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A Rare Case of Carotid Body Tumor Presenting with Internal Carotid Artery Blood Supply and Carotid Sinus Syndrome.

Byline: Wen. Li, Liu. Yang, Hong. Lyu

To the Editor: Carotid body tumor (CBT) is a highly vascular neoplasm of neural crest origin arising in paraganglial cells of the carotid bifurcation. Branches from external carotid artery or glomic artery arising at the bifurcation of common carotid artery dominate in the blood supply mode. Only very few cases with supplementary blood supply from an internal carotid artery (ICA) have been reported in literature, but were still short of imaging proof.[sup][1],[2] Here, we report an extremely rare case of CBT with blood supply from ICA, which had been performed 4 times of unaccomplished surgical explorations before the tumor was excised during the 5[sup]th time of surgery. She also presented carotid sinus syndrome that was also extremely rare among CBT patients.

A 52-year-old woman was admitted to the Department of Otolaryngology Head and Neck Surgery with a history of neck mass on the right side for 25 years and 4 times of surgical explorations. She felt dizziness when the mass had grown for 20 years, experienced palpitation and vomiting once 5 years ago when she was working in the field, faintness and falling to the bed twice at later time, but never had vertigo. Physical examination revealed a mass sized 8 cm x 10 cm in the right neck. Enhanced computed tomography (CT) angiography and digital subtraction angiography demonstrated a mass located at carotid bifurcation with rich blood supply germinated from ICA stump, the distal end of ICA was almost obstructed [Figure 1]a and [Figure 1]b. Routine electrocardiogram revealed no abnormalities. Matas test was unable to be carried out because the tumor was so large, extending from the right skull base to the supraclavicular fossa, which made a tangible compression infeasible, while balloon occlusion test proved that a temporary 30 min occlusion of ICA brought about no significant symptoms and signs of neurological or sensorimotor system, preoperative embolization was not routinely carried out.[sup][2] During surgery, the internal jugular vein, vagus nerve, hypoglossal nerve and sympathetic trunk were preserved. The ICA and external carotid arteries were hard to free from surrounding tissues, and a carotid artery bypass was also not easy to put into the carotid artery. When the ICA was cut across, the blood oozed out very slow rather than ejaculated [Figure 1]c. Based on the occlusion test results, the carotid arteries including internal, external and common carotid artery were ligated. The patient was followed for 2 years and was found to be free from previous dizziness or faintness. A temporary choking that presented before surgery lasted for half an year after surgery, permanent right vocal cord paralysis and slight ptosis on the right side were also observed. The postoperative CT angiography and cervical vascular duplex demonstrated no further significant abnormality though interruption of the carotid artery persisted.{Figure 1}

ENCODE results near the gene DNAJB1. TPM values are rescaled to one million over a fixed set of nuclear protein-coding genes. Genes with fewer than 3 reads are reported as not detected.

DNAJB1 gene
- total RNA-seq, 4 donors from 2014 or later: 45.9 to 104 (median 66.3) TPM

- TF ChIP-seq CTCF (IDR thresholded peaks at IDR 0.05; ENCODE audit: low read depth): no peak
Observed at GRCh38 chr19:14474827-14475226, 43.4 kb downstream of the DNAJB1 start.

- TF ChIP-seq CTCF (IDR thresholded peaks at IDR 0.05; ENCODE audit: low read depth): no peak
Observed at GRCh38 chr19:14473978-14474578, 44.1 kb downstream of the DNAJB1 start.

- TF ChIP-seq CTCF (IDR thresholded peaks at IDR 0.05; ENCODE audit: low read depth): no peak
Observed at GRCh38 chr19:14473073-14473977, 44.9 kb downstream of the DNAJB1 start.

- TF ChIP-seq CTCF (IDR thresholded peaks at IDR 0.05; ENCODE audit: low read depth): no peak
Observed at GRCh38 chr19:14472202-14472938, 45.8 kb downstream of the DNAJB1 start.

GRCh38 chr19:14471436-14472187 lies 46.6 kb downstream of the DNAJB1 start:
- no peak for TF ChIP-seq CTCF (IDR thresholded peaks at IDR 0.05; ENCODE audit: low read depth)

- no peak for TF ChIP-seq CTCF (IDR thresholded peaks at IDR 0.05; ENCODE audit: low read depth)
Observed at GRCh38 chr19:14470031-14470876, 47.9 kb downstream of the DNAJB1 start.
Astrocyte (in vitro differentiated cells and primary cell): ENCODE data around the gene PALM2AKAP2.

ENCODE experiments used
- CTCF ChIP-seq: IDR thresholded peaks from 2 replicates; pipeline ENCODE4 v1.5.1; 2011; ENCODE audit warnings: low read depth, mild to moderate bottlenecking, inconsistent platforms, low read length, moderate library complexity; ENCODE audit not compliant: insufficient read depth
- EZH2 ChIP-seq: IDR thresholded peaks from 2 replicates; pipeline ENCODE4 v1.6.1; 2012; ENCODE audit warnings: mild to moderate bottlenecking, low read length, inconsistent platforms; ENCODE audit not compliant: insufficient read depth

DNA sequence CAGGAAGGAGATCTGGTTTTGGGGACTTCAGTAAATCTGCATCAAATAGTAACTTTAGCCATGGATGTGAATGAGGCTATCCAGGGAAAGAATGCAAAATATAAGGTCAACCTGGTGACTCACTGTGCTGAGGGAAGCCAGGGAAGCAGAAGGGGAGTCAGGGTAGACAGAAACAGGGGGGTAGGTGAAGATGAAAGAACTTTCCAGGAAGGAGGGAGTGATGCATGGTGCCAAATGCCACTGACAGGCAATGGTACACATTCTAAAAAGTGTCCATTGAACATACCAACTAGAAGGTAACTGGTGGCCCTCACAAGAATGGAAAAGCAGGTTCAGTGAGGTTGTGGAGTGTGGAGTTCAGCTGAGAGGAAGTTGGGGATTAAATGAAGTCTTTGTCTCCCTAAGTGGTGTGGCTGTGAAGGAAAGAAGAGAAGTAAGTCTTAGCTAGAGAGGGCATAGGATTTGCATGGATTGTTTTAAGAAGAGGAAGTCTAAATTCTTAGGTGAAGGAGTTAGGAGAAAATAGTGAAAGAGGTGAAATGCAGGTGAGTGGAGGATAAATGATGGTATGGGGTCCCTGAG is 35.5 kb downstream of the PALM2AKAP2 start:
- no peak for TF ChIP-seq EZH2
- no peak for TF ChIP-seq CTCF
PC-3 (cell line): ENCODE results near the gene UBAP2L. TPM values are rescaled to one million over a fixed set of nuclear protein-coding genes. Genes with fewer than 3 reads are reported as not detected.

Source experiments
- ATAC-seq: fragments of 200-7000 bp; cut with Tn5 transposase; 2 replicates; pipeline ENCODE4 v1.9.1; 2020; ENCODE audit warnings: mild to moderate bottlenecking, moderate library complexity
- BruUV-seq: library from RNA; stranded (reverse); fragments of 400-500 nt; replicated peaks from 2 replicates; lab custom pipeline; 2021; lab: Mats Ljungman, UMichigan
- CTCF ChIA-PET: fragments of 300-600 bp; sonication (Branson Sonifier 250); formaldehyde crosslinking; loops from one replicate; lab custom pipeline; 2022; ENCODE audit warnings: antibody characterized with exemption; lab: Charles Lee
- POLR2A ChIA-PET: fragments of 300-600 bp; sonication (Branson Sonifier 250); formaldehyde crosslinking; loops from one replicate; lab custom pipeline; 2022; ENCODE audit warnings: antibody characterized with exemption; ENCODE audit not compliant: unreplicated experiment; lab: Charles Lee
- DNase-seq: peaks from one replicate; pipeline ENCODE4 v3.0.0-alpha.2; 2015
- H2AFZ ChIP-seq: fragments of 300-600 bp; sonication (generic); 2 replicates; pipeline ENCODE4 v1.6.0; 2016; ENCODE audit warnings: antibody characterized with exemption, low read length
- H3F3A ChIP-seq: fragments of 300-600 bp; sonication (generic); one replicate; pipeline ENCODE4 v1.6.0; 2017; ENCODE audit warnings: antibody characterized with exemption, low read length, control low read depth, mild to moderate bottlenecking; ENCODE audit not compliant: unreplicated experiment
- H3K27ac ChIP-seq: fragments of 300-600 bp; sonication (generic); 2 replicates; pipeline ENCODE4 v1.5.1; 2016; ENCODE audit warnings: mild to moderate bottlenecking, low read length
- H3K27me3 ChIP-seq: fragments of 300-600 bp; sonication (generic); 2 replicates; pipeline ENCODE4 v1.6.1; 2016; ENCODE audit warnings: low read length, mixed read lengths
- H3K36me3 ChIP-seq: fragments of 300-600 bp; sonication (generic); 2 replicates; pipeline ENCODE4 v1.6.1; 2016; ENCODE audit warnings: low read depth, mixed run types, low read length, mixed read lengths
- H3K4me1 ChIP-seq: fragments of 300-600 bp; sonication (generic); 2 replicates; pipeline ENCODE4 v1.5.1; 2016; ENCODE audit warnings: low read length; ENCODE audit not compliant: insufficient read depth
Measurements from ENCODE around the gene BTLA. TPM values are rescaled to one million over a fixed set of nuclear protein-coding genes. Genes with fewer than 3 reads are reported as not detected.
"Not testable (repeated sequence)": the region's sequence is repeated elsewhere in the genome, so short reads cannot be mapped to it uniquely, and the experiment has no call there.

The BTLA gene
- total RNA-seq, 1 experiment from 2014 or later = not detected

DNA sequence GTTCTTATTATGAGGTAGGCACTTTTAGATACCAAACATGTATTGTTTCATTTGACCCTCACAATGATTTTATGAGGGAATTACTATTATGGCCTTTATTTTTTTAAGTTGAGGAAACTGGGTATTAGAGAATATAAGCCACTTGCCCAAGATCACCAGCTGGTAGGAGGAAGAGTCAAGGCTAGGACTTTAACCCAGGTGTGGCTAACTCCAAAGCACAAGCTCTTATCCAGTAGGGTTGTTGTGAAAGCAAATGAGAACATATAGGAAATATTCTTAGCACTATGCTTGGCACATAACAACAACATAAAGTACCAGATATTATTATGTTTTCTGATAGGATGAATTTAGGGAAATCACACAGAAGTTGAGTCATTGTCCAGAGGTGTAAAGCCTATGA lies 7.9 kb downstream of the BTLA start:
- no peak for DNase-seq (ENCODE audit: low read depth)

CBTs are asymptomatic in the majority of cases. In rare instances, they may cause vague symptoms related to the compression of the nerves of the region. The clinical symptoms characteristic of a carotid sinus syndrome (i.e., repeated fainting and falling), which are believed to be associated with carotid sinus nerve or Hering's nerve, in turn, a branch of the glossopharyngeal nerve, if disappear after the surgical removal of the tumor, constitute a unique case.[sup][1]

The blood supply of this CBT is mainly derived from ICA, which is quite different from usual cases.[sup][3] Did the repeated surgery change the blood supply of the tumor? We could suppose that the peripheral vascular branches might be ligated during the repeated surgical exploration, then new blood supply might grow either from the external or ICA. If most of the branches from external carotid artery were interrupted, which in turn made the main part of the tumor keep attached to the ICA, new blood vessels derived from ICA become possible, then the tumor ends up with the major blood supply from ICA with the tumor growth and erosion into the ICA.

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1. da Gama AD, Cabral GM. Carotid body tumor presenting with carotid sinus syndrome. J Vasc Surg 2010;52:1668-70. doi: 10.1016/j.jvs.2010.07.016.

2. Power AH, Bower TC, Kasperbauer J, Link MJ, Oderich G, Cloft H, et al. Impact of preoperative embolization on outcomes of carotid body tumor resections. J Vasc Surg 2012;56:979-89. doi: 10.1016/j.jvs.2012.03.037.

3. Telischak N, Gross BA, Zeng Y, Reddy AS, Frankenthaler R, Ogilvy CS, et al. The glomic artery supply of carotid body tumors and implications for embolization. J Clin Neurosci 2014;21:1176-9. doi: 10.1016/j.jocn.2013.11.012.
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Title Annotation:Correspondence
Author:Li, Wen; Yang, Liu; Lyu, Hong
Publication:Chinese Medical Journal
Article Type:Letter to the editor
Date:Apr 1, 2016
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